Edits to Wikipedia pages on cases involving police brutality traced to NYPD headquarters

Edits to Wikipedia pages on cases involving police brutality traced to NYPD headquarters

Police departments across the country are now being scrutinized following the Justice Department’s report claiming evidence of widespread racial discrimination within the Ferguson, Mo., police department. But a disturbing report by Capital New York asserts that the NYPD may have tried to get ahead of the PR curve by altering pages at Wikipedia that deal with cases in which excessive force by New York’s Finest is believed to have been involved.

The story turns on the allegation that edits to Wikipedia articles on three prominent Big Apple cases — those of Sean Bell, Amadou Diallo, and most recently Eric Garner — have been traced to IP, or Internet Protocol, addresses at One Police Plaza in New York City. IP addresses are numeric signatures that uniquely identify each computer within a network. Capital New York claims that 85 NYPD IP addresses are implicated.

Among the changes made to Wikipedia entry for Death of Eric Garner are the following:

  • “Garner raised both his arms in the air” was changed to “Garner flailed his arms about as he spoke.”
  • “[P]ush Garner’s face into the sidewalk” was changed to “push Garner’s head down into the sidewalk.”
  • “Use of the chokehold has been prohibited” was changed to “Use of the chokehold is legal, but has been prohibited.”
  • The sentence, “Garner, who was considerably larger than any of the officers, continued to struggle with them,” was added to the description of the incident.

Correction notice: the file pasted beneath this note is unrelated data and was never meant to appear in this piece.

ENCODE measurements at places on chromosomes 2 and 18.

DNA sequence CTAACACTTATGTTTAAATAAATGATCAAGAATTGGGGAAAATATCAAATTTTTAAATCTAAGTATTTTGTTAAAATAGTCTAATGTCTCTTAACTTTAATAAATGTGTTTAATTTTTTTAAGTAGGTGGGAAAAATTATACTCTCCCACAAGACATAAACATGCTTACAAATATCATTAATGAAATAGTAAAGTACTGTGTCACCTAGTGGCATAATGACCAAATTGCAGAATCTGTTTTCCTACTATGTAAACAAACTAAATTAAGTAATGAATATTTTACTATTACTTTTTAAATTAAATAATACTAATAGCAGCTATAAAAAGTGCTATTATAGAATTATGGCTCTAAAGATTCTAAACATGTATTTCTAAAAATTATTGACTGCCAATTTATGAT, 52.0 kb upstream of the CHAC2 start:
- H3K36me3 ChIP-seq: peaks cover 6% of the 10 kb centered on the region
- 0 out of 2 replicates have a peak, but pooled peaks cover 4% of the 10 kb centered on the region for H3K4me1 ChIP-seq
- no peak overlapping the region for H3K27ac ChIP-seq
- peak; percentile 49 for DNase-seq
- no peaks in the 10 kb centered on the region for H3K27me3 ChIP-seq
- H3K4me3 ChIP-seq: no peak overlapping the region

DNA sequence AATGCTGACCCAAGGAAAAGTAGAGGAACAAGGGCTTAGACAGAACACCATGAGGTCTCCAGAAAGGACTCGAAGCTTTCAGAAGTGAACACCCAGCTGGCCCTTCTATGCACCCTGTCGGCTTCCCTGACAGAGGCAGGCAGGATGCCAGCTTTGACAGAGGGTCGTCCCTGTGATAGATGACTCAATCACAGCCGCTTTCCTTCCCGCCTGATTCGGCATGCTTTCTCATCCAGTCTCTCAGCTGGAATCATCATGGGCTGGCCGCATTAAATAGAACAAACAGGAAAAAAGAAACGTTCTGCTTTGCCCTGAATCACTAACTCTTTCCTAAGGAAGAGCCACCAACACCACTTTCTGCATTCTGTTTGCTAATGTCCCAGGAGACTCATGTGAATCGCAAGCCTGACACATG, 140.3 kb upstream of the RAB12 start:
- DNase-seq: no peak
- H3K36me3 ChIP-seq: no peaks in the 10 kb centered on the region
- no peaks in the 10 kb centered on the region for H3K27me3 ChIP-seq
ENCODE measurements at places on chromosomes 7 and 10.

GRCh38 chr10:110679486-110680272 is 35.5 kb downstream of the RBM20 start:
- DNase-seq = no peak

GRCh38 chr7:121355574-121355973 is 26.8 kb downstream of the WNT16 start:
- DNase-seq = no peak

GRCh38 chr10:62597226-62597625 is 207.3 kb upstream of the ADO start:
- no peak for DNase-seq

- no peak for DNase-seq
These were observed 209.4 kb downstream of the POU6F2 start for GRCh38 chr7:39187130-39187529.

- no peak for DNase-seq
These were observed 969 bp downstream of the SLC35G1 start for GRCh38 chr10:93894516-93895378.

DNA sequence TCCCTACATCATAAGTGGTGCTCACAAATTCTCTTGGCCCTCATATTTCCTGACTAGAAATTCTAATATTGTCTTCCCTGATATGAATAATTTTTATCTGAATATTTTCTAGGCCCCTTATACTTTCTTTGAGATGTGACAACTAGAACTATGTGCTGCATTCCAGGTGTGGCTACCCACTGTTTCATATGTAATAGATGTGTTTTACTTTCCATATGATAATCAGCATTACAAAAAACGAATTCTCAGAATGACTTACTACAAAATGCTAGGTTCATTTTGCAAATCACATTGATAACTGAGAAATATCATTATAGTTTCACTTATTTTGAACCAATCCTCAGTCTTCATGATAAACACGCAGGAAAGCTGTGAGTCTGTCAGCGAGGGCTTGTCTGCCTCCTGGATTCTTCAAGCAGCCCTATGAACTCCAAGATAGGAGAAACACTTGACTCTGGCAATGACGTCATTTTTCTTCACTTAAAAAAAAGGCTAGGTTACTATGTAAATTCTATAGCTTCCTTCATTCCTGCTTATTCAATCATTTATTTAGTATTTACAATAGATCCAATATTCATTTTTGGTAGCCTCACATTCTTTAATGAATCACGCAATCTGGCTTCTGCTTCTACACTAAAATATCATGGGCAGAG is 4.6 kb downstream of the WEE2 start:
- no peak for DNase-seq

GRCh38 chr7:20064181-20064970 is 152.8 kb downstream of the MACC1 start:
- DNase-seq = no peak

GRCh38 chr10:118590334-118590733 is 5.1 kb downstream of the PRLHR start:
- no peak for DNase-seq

• Instances of the word “chokehold” were replaced twice, once to “chokehold or headlock,” and once to “respiratory distress.”

The edits, Capital New York author Kelly Weill writes, were made the evening of Dec. 3, mere hours after a Staten Island grand jury elected not to indict NYPD Officer Daniel Pantaleo in the death of Eric Garner.

By March 12, Weill continues, three of the edits remained in the Wikipedia article, while the rest were changed back.

Det. Cheryl Crispin, an NYPD spokeswoman, emailed Capital New York with the advice that “the matter is under internal review.”

The notions of police brutality and excessive force are at best subjective. Obviously, a person who is physically restrained by a member of law enforcement — especially a person of color in this day and age — is going to have view of what transpired that is very different from that of the officer involved. But interfering with the already subjective accounts in a quasi-news source like Wikipedia is only going to bolster the perception that the cops have something to hide.

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Howard Portnoy

Howard Portnoy

Howard Portnoy has written for The Blaze, HotAir, NewsBusters, Weasel Zippers, Conservative Firing Line, RedCounty, and New York’s Daily News. He has one published novel, Hot Rain, (G. P. Putnam’s Sons), and has been a guest on Radio Vice Online with Jim Vicevich, The Alana Burke Show, Smart Life with Dr. Gina, and The George Espenlaub Show.


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